A couple of things I wasn’t entirely crazy about. John kept checking the slides on the projected screen. Come to find out, it was because he couldn’t see them on his laptop. OK, I forgive that. While he was pretty good at repeating the questions, a few times he forgot. It’s so easy to do when you’re speaking (guilty). Also, John didn’t have a necessary dongle for connecting his machine. Never assume you’ll have VGA/HDMI because one of them will always be wrong. But that’s it.

John’s presentation manner is a lot like talking to him. He’s real calm, looks you right in the eye, listens carefully to questions and then gives direct answers. It was a real pleasure to watch. I suggest checking out his sessions when he presents next.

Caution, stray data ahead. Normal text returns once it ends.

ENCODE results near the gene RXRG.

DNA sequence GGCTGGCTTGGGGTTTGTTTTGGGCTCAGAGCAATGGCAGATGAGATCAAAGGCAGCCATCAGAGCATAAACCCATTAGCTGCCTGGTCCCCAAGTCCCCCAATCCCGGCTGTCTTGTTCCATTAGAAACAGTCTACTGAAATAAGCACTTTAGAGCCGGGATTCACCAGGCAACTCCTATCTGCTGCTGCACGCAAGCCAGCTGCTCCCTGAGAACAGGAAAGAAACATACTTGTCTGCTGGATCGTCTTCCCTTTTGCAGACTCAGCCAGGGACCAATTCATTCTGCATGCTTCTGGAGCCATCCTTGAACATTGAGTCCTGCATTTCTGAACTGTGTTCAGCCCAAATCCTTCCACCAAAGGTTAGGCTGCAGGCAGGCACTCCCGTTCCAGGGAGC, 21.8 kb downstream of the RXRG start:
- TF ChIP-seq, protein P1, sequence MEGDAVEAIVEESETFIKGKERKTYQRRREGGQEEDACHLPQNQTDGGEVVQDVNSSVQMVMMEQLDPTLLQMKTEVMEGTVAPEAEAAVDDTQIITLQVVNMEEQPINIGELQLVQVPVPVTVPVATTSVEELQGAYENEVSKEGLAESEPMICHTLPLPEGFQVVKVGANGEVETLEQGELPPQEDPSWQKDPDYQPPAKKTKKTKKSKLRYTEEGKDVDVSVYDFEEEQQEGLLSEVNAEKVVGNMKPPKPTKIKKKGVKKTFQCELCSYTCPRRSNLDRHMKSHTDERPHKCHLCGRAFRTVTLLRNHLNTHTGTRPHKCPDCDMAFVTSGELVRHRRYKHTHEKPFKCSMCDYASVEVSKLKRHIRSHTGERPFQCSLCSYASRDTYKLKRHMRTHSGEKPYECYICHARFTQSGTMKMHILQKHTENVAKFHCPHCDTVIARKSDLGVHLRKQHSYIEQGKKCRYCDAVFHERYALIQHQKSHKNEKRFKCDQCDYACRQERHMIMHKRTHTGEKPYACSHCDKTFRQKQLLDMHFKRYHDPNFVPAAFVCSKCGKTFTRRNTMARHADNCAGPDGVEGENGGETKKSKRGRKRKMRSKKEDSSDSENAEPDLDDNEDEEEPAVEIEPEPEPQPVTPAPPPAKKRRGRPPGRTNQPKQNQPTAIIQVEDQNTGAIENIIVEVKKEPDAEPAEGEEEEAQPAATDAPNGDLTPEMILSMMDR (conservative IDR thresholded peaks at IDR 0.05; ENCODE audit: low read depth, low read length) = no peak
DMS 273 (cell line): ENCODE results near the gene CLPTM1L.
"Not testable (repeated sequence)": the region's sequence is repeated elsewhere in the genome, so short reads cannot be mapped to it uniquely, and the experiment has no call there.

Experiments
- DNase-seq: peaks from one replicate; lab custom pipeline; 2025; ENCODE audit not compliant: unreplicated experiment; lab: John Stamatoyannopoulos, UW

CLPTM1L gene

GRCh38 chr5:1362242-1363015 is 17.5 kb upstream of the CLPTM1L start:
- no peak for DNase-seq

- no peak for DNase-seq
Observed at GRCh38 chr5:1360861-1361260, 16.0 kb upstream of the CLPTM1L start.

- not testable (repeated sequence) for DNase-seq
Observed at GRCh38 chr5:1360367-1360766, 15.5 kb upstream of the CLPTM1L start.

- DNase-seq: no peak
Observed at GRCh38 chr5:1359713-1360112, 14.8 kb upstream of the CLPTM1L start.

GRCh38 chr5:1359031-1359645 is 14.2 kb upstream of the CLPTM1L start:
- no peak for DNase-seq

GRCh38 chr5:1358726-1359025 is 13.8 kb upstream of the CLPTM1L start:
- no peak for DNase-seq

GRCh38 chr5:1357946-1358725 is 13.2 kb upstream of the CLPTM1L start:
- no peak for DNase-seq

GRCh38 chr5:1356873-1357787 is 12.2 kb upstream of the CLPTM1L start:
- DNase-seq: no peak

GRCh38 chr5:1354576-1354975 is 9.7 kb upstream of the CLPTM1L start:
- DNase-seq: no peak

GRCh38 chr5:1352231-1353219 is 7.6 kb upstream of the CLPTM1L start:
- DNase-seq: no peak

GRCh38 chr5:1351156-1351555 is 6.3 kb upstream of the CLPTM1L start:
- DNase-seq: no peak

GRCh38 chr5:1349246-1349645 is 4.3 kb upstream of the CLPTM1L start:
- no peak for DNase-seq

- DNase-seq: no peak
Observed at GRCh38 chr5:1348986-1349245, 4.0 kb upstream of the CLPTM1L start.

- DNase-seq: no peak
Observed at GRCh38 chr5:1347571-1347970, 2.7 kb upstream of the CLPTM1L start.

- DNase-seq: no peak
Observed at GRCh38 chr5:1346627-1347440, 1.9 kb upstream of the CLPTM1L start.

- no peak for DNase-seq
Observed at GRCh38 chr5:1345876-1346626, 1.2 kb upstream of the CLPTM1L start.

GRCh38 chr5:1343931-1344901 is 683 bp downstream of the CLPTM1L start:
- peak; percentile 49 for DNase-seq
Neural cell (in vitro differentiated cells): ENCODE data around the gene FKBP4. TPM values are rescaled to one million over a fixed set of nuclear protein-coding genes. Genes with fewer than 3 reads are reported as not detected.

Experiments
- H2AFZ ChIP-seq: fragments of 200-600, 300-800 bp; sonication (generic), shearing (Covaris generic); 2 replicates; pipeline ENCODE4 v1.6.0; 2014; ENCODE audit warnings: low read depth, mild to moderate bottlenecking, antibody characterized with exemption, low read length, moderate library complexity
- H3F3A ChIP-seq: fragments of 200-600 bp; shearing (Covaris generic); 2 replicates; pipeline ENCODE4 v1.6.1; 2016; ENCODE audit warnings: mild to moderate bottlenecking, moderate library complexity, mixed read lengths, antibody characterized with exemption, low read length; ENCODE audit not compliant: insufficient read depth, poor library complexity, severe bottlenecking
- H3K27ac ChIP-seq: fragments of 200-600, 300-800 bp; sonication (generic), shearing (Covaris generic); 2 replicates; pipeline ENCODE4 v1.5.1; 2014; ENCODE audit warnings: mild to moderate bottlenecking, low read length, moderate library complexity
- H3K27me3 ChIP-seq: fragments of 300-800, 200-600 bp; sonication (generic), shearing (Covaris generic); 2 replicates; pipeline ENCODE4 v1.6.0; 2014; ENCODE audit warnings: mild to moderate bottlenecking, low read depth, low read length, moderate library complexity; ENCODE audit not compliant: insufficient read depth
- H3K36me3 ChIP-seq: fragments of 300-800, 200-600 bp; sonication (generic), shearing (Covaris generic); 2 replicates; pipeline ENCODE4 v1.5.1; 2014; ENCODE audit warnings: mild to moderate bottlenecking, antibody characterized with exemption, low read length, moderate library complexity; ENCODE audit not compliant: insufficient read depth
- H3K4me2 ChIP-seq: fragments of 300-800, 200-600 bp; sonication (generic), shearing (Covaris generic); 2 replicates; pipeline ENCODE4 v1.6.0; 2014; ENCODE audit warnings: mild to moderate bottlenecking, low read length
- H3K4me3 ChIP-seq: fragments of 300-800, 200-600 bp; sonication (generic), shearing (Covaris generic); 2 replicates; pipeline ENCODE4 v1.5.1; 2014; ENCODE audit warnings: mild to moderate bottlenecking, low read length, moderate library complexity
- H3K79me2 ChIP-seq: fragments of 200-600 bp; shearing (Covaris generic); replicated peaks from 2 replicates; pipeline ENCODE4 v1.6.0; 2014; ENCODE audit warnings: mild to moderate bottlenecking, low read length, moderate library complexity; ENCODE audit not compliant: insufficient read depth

Apr 27 2015

Benefits for Some, All or Only a Few

As a member of the PASS Board of Directors I attended the PASS Business Analytics Conference (BAC) recently. You can read more about it here and here (as well as here).

Let me start with an important note: I am voicing my opinion here as an individual, not an official stance of the PASS organization.

There is controversy around the BAC because of a whole bunch of things, but one question in particular bothered me. It was suggested that the people attending the BAC were just consuming the worth or value that other people who paid for the Summit generated. At first, I just dismissed this concept. It stuck in the back of my mind though. Suddenly I realized why.